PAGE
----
Williamsport Grit, Aug 20th, 2003 Allen E. Crandall; On the morning of July 24, 2003, Canton Lake Hill resident Allen Eugene Crandall passed away peacefully at Dar-Way Nursing Home after a brief illness. He was 81 years of age. Born in Williamsport on Jan. 25, 1922, he was the son of Burdette Robert and Ella Mae (James) Crandall. An accomplished classical musician, Mr. Crandall's musical prowess manifested itself by the age of five. He became a boy chorister at Trinity Episcopal Church in Williamsport, where he also studied piano and organ. He would later serve as organist and choirmaster at Trinity, officiating at the 400th anniversary celebration of the English Book of Common Prayer. Mr. Crandall also served as organist at Christ Episcopal Church in Williamsport, and substituted at other churches in the city, as well as churches in Mansfield and Jersey Shore. As a youth he attended Williamsport Elementary School, and spent two years at Williamsport High School before transferring to a school in Connecticut. He answered our country's call to arms during World War II, serving with the Army Air Corps. He was trained in radar and electronic design. During his tour of duty he was sent to India and across the Himalayas to a one man radar station in southwestern China. He spent many months alone there, and his father's cousin, Rhoda Hackett, then editor of the Canton Independent-Sentinel, wrote a story about Mr. Crandall's China experience. Following the war he earned a B.A. from Mansfield and an M.A. from Penn State. He taught music in Potter County schools, and later at a private Episcopal school in Hawaii. He also became an electrical engineer. During the Cold War of the 1950s and 60s, Mr. Crandall traveled to numerouscountries as a technical representative of Philco Corporation, helping to install the Distant Early Warning System, which gave warning of any enemy missiles being launched across the globe. He designed installations for defense sites in Iceland, Greenland, the Pacific Northwest, Spain, Trinidad, Italy and Germany. Mr. Crandall was a 35-year resident of St. John's Island, S.C., from the early 1960s, where he did electrical designs for the defense projects at Charleston Naval Shipyard, until moving to Canton Township about six years ago. He was also a partner in the firm, Associated Designers. Technology fascinated him, from the old one-cylinder generator at the family's summer home on Lake Nephawin, to creating his own sound recording studio, to developing color photographic film, to the mechanical and electrical workings of pipe organs, to steam locomotives. As a boy, he often boarded the Williamsport to Canton train with his bicycle in the baggage car, and then would bicycle home at the end of the weekend. A strong advocate of animal rights and a great lover of nature, Mr. Crandall eventually made the summer home on Canton's Lake Nephawin his permanent residence. Mr. Crandall is survived by nieces, Mrs. Warren (Janie) Erb and Jacqueline Crandall Kurtz of Williamsport; nephews, James Crandall Jr. of Williamsport and Bob Musko of Hackettstown, N.J., and numerous great-nieces and great-nephews. He is also survived by cousins, Shirley Tice of Elmira, N.Y., and Edna Rundgen of N.C.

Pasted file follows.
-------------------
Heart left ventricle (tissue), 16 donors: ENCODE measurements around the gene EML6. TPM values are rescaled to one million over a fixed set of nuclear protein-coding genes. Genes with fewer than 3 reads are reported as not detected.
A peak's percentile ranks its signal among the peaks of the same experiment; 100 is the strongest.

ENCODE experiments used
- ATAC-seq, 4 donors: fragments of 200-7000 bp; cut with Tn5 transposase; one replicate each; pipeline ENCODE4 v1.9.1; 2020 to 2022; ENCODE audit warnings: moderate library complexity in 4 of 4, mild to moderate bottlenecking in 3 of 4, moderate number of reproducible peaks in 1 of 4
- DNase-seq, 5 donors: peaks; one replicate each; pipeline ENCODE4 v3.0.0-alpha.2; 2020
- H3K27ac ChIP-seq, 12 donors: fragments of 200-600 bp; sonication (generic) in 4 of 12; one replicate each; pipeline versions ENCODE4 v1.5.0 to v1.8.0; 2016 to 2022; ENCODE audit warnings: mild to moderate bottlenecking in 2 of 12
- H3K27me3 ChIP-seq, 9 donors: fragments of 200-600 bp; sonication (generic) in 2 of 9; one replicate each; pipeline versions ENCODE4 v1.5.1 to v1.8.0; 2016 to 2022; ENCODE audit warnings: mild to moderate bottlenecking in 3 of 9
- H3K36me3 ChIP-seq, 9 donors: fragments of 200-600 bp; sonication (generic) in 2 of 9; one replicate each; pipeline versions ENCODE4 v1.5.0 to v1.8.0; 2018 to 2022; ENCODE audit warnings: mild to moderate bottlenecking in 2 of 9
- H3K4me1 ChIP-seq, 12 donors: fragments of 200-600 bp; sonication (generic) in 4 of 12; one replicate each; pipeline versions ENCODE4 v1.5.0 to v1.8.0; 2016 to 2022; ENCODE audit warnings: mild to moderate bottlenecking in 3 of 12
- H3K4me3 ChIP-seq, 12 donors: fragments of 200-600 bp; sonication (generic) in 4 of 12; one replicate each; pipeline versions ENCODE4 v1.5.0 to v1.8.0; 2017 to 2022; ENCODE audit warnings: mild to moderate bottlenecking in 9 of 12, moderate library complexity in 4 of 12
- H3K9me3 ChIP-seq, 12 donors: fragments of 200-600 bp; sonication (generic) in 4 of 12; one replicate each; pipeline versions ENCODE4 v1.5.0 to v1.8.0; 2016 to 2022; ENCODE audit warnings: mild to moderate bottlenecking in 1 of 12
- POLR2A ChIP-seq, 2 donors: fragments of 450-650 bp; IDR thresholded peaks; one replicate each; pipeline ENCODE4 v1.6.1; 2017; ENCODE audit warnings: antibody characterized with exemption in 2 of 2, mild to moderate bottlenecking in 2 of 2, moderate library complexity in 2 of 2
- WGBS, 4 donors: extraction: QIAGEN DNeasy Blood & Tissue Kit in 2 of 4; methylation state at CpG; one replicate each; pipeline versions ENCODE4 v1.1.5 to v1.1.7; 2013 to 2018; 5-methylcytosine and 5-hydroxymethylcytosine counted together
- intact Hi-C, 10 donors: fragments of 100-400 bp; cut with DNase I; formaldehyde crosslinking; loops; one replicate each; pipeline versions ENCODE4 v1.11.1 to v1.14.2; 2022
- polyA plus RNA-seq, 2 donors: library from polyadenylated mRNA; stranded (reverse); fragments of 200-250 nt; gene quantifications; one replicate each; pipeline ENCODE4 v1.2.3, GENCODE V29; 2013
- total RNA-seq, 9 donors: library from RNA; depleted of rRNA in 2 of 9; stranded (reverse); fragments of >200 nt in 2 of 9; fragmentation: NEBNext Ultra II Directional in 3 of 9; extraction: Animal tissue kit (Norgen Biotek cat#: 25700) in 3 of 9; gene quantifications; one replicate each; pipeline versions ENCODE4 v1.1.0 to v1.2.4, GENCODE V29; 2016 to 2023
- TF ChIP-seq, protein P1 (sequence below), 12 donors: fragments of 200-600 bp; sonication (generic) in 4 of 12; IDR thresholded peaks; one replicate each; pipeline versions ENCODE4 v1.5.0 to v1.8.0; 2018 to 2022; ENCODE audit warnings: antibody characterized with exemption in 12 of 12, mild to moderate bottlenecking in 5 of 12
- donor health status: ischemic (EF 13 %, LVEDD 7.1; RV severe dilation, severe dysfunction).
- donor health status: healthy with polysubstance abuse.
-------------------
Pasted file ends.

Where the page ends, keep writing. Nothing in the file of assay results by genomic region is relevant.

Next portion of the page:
Services of Christian Burial are scheduled for 1 p.m. Friday, Aug. 22, at St. Paul's Episcopal Church, Troy, with the Rev. Fletcher Harper of the Episcopal Diocese of Newark, executive director of Partners of Environmental Quality, officiating. Interment will follow in Park Cemetery, Canton.
Memorial contributions may be directed to Western Alliance Emergency Services, P.O. Box 13, Troy, PA 16947. Professional services have been entrusted to Morse and Kleese Funeral Home, Inc.